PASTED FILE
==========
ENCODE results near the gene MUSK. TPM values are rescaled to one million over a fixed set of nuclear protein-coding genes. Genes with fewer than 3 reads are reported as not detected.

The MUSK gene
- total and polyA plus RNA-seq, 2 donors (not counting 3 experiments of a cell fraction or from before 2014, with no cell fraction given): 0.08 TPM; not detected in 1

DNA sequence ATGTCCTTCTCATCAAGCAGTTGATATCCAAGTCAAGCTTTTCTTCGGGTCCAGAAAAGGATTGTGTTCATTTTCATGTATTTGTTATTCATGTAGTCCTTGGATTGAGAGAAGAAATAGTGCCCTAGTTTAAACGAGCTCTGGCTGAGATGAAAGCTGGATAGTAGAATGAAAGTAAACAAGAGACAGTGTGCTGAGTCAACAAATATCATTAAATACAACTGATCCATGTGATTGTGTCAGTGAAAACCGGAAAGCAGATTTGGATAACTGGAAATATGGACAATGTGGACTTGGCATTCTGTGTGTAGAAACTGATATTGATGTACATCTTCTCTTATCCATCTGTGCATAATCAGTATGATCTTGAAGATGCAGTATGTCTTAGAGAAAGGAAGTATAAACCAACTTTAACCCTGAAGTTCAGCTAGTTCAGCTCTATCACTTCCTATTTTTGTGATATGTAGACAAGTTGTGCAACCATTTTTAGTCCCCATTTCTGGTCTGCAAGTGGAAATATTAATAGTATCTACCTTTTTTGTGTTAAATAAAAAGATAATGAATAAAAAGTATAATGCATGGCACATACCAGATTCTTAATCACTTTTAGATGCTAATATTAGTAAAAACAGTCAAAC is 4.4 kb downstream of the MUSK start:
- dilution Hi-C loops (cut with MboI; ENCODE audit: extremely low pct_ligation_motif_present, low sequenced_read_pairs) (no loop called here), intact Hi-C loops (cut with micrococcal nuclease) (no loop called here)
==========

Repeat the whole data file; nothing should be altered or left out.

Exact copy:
ENCODE results near the gene MUSK. TPM values are rescaled to one million over a fixed set of nuclear protein-coding genes. Genes with fewer than 3 reads are reported as not detected.

The MUSK gene
- total and polyA plus RNA-seq, 2 donors (not counting 3 experiments of a cell fraction or from before 2014, with no cell fraction given): 0.08 TPM; not detected in 1

DNA sequence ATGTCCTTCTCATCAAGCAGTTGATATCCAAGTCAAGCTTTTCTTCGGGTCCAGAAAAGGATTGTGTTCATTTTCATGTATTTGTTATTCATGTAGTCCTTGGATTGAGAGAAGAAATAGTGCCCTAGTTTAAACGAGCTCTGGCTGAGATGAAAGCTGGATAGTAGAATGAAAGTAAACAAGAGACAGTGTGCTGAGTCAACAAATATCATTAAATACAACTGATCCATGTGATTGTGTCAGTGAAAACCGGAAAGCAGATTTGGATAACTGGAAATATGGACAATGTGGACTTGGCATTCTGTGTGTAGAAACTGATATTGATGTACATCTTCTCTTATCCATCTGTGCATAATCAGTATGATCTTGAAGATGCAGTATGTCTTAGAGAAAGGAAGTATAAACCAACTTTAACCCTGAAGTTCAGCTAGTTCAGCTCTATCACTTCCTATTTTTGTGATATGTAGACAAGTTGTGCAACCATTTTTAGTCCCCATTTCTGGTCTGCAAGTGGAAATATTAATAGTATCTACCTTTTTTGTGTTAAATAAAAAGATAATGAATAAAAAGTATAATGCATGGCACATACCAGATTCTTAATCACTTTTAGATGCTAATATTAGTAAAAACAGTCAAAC is 4.4 kb downstream of the MUSK start:
- dilution Hi-C loops (cut with MboI; ENCODE audit: extremely low pct_ligation_motif_present, low sequenced_read_pairs) (no loop called here), intact Hi-C loops (cut with micrococcal nuclease) (no loop called here)